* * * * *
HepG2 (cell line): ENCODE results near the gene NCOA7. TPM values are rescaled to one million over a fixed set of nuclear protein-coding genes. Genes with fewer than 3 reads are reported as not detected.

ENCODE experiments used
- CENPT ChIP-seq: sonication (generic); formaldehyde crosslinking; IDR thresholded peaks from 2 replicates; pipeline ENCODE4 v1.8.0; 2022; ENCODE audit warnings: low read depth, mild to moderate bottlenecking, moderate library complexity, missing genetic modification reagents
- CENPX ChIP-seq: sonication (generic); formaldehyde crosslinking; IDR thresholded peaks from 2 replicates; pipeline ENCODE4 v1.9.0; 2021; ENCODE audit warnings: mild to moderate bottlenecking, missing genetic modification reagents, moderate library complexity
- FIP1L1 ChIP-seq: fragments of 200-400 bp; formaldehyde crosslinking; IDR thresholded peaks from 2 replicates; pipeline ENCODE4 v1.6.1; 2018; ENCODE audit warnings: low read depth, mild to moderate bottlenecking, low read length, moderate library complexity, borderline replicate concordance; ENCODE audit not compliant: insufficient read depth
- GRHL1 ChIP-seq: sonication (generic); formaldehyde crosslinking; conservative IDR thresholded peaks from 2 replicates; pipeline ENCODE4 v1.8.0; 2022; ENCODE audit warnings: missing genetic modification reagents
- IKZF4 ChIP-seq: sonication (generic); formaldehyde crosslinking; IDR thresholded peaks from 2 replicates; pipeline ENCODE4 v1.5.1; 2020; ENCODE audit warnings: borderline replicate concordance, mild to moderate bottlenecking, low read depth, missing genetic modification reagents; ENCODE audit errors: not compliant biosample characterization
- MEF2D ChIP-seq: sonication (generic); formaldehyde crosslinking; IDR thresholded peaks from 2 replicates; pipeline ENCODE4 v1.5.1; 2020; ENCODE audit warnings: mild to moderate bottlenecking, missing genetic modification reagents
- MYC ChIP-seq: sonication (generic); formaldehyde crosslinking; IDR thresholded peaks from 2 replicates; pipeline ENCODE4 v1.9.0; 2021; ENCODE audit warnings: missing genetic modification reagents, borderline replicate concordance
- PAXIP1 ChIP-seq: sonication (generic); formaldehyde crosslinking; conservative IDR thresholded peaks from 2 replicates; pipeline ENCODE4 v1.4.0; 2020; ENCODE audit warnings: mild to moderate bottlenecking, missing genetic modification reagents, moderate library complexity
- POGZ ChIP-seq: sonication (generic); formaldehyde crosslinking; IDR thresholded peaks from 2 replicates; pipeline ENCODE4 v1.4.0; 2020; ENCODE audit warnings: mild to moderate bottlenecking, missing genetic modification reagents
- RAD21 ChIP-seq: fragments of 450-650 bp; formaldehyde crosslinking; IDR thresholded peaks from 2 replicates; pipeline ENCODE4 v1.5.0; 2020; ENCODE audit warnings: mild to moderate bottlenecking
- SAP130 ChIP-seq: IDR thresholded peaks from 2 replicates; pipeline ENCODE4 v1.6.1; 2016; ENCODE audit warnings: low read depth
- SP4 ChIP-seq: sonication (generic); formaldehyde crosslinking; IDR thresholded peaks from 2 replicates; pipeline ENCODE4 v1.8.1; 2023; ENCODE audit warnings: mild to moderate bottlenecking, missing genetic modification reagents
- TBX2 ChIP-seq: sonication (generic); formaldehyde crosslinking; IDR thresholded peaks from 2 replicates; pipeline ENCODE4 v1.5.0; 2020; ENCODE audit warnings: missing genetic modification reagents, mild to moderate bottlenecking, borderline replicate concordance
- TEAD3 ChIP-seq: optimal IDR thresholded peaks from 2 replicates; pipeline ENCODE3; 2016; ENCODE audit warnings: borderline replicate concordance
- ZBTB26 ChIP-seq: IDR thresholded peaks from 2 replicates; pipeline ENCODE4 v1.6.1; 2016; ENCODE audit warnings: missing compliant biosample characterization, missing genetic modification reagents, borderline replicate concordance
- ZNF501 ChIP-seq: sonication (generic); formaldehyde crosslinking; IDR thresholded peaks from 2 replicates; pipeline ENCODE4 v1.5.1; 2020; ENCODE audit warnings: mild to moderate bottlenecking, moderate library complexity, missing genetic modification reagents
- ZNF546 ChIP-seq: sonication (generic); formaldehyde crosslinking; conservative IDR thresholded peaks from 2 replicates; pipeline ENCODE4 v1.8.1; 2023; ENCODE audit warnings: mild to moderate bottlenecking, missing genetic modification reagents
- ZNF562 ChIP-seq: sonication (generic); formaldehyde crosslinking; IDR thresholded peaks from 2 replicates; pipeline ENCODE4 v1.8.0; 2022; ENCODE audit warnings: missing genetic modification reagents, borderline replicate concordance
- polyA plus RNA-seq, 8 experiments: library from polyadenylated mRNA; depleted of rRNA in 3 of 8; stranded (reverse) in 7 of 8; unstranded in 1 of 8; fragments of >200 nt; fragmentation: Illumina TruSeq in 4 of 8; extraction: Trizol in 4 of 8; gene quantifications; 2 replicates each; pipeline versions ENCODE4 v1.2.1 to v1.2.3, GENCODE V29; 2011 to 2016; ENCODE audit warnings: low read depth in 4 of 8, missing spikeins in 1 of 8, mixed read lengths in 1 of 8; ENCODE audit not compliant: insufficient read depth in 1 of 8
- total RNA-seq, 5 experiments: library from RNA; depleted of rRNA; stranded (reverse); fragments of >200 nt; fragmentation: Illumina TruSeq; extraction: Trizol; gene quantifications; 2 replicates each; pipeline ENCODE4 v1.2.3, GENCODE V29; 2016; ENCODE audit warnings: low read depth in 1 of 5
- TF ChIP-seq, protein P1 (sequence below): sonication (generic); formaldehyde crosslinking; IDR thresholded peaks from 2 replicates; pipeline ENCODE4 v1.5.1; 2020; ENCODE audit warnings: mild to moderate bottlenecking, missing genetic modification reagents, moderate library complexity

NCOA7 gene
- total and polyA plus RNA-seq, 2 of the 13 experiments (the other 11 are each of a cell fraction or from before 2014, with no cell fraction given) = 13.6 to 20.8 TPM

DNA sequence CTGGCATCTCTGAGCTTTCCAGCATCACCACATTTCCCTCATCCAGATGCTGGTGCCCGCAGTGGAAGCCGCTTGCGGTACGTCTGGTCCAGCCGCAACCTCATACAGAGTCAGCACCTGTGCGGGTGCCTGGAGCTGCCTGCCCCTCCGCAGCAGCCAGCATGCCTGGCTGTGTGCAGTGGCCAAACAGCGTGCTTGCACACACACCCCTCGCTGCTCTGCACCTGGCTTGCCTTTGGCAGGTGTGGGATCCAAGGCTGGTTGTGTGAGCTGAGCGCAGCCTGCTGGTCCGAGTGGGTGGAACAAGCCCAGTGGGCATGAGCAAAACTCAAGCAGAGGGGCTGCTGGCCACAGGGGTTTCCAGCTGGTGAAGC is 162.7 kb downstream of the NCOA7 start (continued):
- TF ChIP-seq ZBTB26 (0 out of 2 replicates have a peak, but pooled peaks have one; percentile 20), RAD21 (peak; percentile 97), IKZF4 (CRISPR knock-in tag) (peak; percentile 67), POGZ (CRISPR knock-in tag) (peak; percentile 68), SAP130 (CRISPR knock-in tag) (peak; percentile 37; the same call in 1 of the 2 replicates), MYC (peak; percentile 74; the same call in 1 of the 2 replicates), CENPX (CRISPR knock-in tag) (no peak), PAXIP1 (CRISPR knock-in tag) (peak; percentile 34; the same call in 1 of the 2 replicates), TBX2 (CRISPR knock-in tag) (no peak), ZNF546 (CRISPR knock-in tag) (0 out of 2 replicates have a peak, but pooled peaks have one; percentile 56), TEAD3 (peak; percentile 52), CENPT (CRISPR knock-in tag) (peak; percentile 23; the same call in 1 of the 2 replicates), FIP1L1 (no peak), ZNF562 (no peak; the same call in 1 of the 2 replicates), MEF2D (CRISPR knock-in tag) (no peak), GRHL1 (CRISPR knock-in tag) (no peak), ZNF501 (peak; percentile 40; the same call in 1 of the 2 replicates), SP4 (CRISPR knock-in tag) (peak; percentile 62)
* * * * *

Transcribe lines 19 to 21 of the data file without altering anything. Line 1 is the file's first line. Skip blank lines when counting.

- ZNF546 ChIP-seq: sonication (generic); formaldehyde crosslinking; conservative IDR thresholded peaks from 2 replicates; pipeline ENCODE4 v1.8.1; 2023; ENCODE audit warnings: mild to moderate bottlenecking, missing genetic modification reagents
- ZNF562 ChIP-seq: sonication (generic); formaldehyde crosslinking; IDR thresholded peaks from 2 replicates; pipeline ENCODE4 v1.8.0; 2022; ENCODE audit warnings: missing genetic modification reagents, borderline replicate concordance
- polyA plus RNA-seq, 8 experiments: library from polyadenylated mRNA; depleted of rRNA in 3 of 8; stranded (reverse) in 7 of 8; unstranded in 1 of 8; fragments of >200 nt; fragmentation: Illumina TruSeq in 4 of 8; extraction: Trizol in 4 of 8; gene quantifications; 2 replicates each; pipeline versions ENCODE4 v1.2.1 to v1.2.3, GENCODE V29; 2011 to 2016; ENCODE audit warnings: low read depth in 4 of 8, missing spikeins in 1 of 8, mixed read lengths in 1 of 8; ENCODE audit not compliant: insufficient read depth in 1 of 8